Russian President Vladimir Putin has weighed in on the scandal that led to the resignation of former Speaker Anthony Rota, calling him an “idiot” if he didn’t understand that by fighting against Russia during the Second World War, Jaroslav Hunka fought on the side of the “Nazi forces.”
Comments came in response to Canadian professor seeking Putin’s thoughts on Nazi combatant honoured in House
Briar Stewart · CBC News
Russian President Vladimir Putin has, predictably, weighed in on the scandal that has enveloped Parliament and led to the resignation of the House of Commons’ Speaker, Anthony Rota, calling Rota an “idiot” if he didn’t understand that a veteran who fought against Russia during the Second World War, fought on the side of the “Nazi forces.”
He said if the Speaker did know and called Yaroslav Hunka a hero anyway, “he’s a bastard.”
Either way, Putin, who spoke to a forum in Sochi, Russia, for more than three hours Thursday, said the incident shows “the kind of people we have to deal with … in certain Western countries.”
It’s not surprising that Putin, who repeatedly claims he is waging war on Ukraine in order to “de-Nazify” it, would seize on the scandal, but his remarks were prompted by a question from a Canadian, Radhika Desai, who is a professor in the department of political studies at the University of Manitoba.
WATCH | Putin mocks Anthony Rota over Nazi invitation:
Putin slams former Canadian Speaker Anthony Rota
Featured VideoRussian President Vladimir Putin criticized the former Speaker of Canada’s House of Commons, Anthony Rota, at a forum on Thursday. He said that if Rota was unaware that those fighting against Russia in the Second World War were on the side of the Nazis, ‘then he is an idiot,’ drawing laughter from the audience.
Desai was in the audience as Putin delivered his annual speech at the Valdai Discussion Club, a Russian think-tank that is holding its annual meeting in the popular resort city on the Black Sea coast.
She began her question by stating that Canada was “the laughingstock of the world” because it applauded the veteran and asked Putin what he thought of the West’s “ignorant, hubristic notions” and the fact that “people have forgotten how much Russia has done for the defeat of Nazism.”
On Sept. 22, 98-year-old Hunka was given a standing ovation by Parliament while Ukraine’s president, Volodymyr Zelenkyy, was visiting the House of Commons.
It later emerged that Hunka was part of the First Ukrainian Division, also known as the Waffen-SS Galicia Division or the SS 14th Waffen Division — a voluntary unit under the command of the Nazis.
Rota later resigned, acknowledging his “profound regret for my error in recognizing an individual in the House.”
Putin responded to Desai’s question by saying that although he hadn’t agreed to take the question, he had been expecting it and proceeded to pull out notes quoting Rota’s introduction of Hunka to Parliament, in which he called Hunka “a hero of Ukraine and a hero of Canada.”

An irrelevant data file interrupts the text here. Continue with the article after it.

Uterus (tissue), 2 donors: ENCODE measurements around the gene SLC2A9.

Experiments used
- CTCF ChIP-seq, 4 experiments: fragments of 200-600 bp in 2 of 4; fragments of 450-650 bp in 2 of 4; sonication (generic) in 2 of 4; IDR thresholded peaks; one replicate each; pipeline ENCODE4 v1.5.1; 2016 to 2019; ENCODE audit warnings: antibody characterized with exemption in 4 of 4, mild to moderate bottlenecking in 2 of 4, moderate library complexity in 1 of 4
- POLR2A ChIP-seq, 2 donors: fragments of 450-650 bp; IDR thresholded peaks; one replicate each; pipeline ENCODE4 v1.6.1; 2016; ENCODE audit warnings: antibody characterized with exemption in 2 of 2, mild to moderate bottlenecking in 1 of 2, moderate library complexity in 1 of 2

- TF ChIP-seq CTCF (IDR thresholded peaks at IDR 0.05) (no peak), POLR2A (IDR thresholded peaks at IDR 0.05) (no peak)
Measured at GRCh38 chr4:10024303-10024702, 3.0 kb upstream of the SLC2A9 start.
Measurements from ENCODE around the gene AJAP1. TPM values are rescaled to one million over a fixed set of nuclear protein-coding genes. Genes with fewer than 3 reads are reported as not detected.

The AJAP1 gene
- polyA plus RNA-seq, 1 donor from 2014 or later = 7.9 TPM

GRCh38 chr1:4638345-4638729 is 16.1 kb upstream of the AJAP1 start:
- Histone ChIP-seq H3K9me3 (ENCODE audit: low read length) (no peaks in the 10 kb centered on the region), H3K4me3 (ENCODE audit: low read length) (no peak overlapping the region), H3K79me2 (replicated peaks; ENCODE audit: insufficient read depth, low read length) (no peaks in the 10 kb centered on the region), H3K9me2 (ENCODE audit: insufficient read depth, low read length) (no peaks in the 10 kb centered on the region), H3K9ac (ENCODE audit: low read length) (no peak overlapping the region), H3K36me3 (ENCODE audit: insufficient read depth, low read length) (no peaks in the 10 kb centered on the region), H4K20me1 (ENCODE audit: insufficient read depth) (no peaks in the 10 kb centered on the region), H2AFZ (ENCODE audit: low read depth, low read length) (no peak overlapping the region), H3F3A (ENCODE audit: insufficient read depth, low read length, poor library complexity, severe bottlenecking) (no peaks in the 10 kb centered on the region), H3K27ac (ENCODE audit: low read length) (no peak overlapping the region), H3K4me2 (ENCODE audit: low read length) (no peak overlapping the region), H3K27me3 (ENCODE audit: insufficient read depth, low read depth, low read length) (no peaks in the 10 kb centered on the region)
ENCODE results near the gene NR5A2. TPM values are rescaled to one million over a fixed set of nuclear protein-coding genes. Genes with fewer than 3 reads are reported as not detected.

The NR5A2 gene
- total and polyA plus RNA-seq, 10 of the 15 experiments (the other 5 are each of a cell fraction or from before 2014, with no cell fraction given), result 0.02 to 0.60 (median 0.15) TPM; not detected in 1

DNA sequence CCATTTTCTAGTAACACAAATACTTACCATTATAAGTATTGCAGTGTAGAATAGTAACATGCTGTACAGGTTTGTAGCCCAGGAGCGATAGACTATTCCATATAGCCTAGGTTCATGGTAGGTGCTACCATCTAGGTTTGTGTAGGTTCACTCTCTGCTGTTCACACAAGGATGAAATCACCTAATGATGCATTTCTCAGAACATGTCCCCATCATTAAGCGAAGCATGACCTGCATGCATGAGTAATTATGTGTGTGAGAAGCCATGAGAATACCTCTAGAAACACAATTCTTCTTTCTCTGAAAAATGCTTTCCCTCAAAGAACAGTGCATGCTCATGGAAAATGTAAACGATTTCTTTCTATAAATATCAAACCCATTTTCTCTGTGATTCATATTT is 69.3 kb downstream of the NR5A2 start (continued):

During his criticism of Rota, Putin noted that he didn’t want to say anything negative about Canada.
“We still treat Canada with respect, especially its people,” he said.
Desai had earlier given an interview to a Russian state media channel, Russia 24, where she talked about the incident and about Canada’s immigration policy after the Second World War, which she said at times “turned a blind eye to some people’s involvement in fascism.”
In an interview with CBC News, Desai said she has attended Valdai Discussion Club forums before and was required to submit her question to the moderators ahead of time, so she doesn’t understand why Putin said he didn’t agree to it.
Desai said it was important to raise the issue as she thinks “anti-Russian propaganda has been wall to wall in countries like Canada.”
“We have convinced ourselves that basically everything Russian is bad,” she said. “If it hadn’t been for Russia’s contribution to the Second World War, the Second World War would have been lost by the allies.”
Desai said she believes Russia’s “special operation,” as the war in Ukraine is called in Russia, was provoked by the West, and that it was important for Canadians to take part in events like the Valdai forum in order to “have dialogue with the other side.”
When asked about Putin’s comments, Chrystia Freeland, Canada’s deputy prime minister and minister of finance, acknowledged the “terrible mistake” of honouring Hunka but urged Canadians to be aware of how effective “Vladimir Putin is at weaponizing that mistake” and to understand that “Russian propaganda is real.”
On Wednesday, Prime Minister Justin Trudeau said that senior bureaucrats are reviewing the Deschenes Commission report — an independent inquiry that looked into alleged Nazi war criminals in Canada.
After they review, it’s possible that more of the 1986 report, particularly a section including the names of alleged Nazis living in Canada, will be made public.
ABOUT THE AUTHOR
Briar Stewart is CBC’s Russia correspondent, currently based in London. She can be reached at firstname.lastname@example.org or on X @briarstewart
With files from Corinne Seminoff